Thomas, a Socialist Party leader who had corresponded with King during the bus boycott, invites him to co-sponsor a public forum to discuss world peace and human rights during Soviet premier Nikita Khrushchev's visit to the United States.1 In his 5 September reply, King indicated that he would “be happy to serve" as a sponsor.2
Martin Luther King, Jr.
301 S. Jackson
Dear Martin Luther King, Jr.
The impending Khrushchev-Eisenhower talks are of profound importance to all of us. Certainly any discussion in the present tense situation is a healthy thing.
There is a danger, however, that in all the discussion of the pros and cons of the visit, certain key issues may be overlooked. The point which some of us believe should be emphasized is that while the talks are a good thing, they cannot end the Cold War until both major powers are prepared to deal with the basic issues.
We are arranging for a large public meeting at Community Church here in New York the night of September 20-- following immediately after Khrushchev’s visit to this city. We hope at that time to raise the basic issues of disarmament, disengagement, ending nuclear tests, human rights, national self-determination, etc., that must be discussed if peace is to become a reality.
In a sense we plan to discuss a possible “agenda” for these two leaders to concentrate on-- we want to use the visits not to attack or to praise one side or the other, but to focus public attention on the basic problems underlying the Cold War.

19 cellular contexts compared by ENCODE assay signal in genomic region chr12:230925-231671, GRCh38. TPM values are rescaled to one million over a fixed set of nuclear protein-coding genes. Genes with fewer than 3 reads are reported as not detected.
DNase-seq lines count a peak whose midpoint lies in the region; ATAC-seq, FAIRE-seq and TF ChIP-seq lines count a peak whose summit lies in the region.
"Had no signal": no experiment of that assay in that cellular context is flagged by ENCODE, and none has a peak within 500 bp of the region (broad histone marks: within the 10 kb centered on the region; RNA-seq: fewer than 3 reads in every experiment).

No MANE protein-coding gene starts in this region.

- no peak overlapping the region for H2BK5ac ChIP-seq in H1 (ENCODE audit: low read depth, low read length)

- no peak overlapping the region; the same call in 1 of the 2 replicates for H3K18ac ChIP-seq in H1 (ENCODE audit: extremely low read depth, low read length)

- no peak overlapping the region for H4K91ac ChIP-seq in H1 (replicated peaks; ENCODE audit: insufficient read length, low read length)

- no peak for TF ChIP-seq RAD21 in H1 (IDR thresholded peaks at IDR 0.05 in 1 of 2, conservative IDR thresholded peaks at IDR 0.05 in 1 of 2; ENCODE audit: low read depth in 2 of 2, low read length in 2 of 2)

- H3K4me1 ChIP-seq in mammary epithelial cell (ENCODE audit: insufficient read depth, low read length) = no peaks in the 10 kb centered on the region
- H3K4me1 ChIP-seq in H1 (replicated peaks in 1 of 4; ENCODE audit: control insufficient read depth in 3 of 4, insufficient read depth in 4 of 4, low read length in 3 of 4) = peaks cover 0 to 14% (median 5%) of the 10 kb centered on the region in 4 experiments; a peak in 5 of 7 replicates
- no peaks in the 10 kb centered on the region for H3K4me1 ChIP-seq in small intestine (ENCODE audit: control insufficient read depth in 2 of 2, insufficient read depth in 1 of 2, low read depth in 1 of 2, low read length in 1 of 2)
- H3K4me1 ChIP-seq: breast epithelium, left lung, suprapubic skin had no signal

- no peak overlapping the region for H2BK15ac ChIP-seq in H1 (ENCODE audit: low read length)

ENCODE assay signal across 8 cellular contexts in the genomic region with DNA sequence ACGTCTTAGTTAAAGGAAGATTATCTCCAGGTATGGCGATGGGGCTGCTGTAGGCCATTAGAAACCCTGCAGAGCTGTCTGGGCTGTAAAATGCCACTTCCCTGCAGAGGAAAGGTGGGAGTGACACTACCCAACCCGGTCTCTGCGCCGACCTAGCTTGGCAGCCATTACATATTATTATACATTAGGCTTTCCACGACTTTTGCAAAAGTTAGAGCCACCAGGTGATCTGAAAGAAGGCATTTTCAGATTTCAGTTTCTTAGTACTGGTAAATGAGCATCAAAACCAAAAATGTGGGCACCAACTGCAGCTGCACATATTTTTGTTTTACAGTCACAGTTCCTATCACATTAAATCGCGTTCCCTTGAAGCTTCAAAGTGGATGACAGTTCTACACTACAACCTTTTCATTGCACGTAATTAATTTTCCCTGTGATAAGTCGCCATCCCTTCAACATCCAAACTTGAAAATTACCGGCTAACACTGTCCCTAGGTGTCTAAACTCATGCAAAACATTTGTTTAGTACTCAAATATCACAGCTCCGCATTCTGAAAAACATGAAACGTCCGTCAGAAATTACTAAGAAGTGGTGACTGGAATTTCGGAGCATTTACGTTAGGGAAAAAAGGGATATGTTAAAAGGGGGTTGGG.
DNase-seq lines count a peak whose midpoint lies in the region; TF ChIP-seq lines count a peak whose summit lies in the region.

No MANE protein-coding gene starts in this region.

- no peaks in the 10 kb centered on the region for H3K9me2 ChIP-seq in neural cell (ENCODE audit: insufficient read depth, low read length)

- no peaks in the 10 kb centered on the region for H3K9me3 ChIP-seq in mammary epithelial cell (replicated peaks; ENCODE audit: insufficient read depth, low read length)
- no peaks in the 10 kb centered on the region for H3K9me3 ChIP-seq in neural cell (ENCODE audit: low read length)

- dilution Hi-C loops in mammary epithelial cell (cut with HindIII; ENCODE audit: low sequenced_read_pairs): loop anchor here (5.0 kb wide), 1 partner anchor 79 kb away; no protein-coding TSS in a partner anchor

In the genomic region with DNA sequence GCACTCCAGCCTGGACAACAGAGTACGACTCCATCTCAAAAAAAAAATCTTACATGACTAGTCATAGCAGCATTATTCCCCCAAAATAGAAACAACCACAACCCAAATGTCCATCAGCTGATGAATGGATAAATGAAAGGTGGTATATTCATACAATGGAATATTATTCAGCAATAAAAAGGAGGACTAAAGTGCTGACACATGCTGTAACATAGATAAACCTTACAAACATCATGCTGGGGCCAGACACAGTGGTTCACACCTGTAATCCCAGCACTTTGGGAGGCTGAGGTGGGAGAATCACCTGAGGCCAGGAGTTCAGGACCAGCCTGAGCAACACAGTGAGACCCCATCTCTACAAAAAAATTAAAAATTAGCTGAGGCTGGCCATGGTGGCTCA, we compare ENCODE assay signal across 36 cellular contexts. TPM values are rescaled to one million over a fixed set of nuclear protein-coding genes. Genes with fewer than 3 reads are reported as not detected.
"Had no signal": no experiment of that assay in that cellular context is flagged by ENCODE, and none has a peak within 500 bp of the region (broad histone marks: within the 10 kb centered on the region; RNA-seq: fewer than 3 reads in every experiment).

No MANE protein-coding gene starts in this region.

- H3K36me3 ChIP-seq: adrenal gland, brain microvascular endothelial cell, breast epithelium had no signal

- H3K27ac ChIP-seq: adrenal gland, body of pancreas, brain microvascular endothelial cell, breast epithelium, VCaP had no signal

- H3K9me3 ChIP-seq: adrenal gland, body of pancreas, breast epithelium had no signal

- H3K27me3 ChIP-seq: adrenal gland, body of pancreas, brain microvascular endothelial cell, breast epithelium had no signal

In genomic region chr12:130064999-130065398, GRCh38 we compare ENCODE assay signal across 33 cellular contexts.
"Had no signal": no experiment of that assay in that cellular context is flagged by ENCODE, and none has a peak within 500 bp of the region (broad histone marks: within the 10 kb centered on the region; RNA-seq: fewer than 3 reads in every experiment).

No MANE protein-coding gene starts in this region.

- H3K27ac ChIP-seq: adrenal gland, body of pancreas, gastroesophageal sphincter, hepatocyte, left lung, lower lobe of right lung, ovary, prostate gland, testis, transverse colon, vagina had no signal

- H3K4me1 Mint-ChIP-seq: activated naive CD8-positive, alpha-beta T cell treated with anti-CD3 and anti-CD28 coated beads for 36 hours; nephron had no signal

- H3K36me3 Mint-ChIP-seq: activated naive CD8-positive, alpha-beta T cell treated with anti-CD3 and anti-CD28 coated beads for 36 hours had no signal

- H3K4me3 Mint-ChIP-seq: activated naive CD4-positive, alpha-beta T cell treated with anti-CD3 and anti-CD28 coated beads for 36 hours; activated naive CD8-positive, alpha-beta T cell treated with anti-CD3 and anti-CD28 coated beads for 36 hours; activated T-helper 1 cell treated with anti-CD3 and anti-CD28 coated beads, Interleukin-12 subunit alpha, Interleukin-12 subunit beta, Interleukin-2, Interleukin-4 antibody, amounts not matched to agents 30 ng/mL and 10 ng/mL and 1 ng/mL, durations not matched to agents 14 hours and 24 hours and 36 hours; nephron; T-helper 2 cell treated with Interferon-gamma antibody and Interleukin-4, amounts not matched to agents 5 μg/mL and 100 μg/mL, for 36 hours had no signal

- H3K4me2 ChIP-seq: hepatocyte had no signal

I am writing to ask if you would agree to serve on the Ad Hoc Sponsoring Committee-being formed for the sole purpose of sponsoring this one public meeting. The suggested list of sponsors is enclosed with this letter, with asterisks indicating those who have already agreed to serve.3
Speakers being invited include Eleanor Roosevelt, James P. Warburg, Roger Baldwin, George Kennan, A. J. Muste, Rep. William Myers, and myself.4 We had hoped you might be able to speak but Bayard Rustin tells me that you cannot make it that evening. Stanley Issacs, the Republican member of the New York City Council, has agreed to chair the meeting.
May we hear from you immediately-- by collect wire-- to know if you will agree to serve.
1. One month earlier, King declined Thomas’s invitation to be interviewed for a nationally distributed radio program, citing scheduling conflicts (King to Thomas, 31 July 1959).
2. King was among the signatories of a 3 September New York Times advertisement applauding the Khrushchev-Eisenhower talks (Clarence Pickett to King, 27 August 1959). He also agreed to sign a statement drafted by the National Committee for a Sane Nuclear Policy calling for arms control (Maude L. Ballou to Norman Cousins, 11 September 1959).
3. The list of fifty-two proposed members included labor leader A. Philip Randolph, sociologist C. Wright Mills, urban planner Lewis Mumford, psychologist Erich Fromm, and playwright Tennessee Williams (“Proposed members of the ad hoc committee on the Eisenhower-Khrushchev talks,” 1 Sep-tember 1959).
4. Warburg served as a financial advisor to the Roosevelt administration; Baldwin co-founded the American Civil Liberties Union (ACLU) in 1920; Kennan was a historian, diplomat, and U.S. ambassador to the Soviet Union in 1952; Muste was a leading pacifist; William Meyer was a congressman from Vermont.
MLKP-MBU, Martin Luther King, Jr., Papers, 1954-1968, Boston University, Boston, Mass.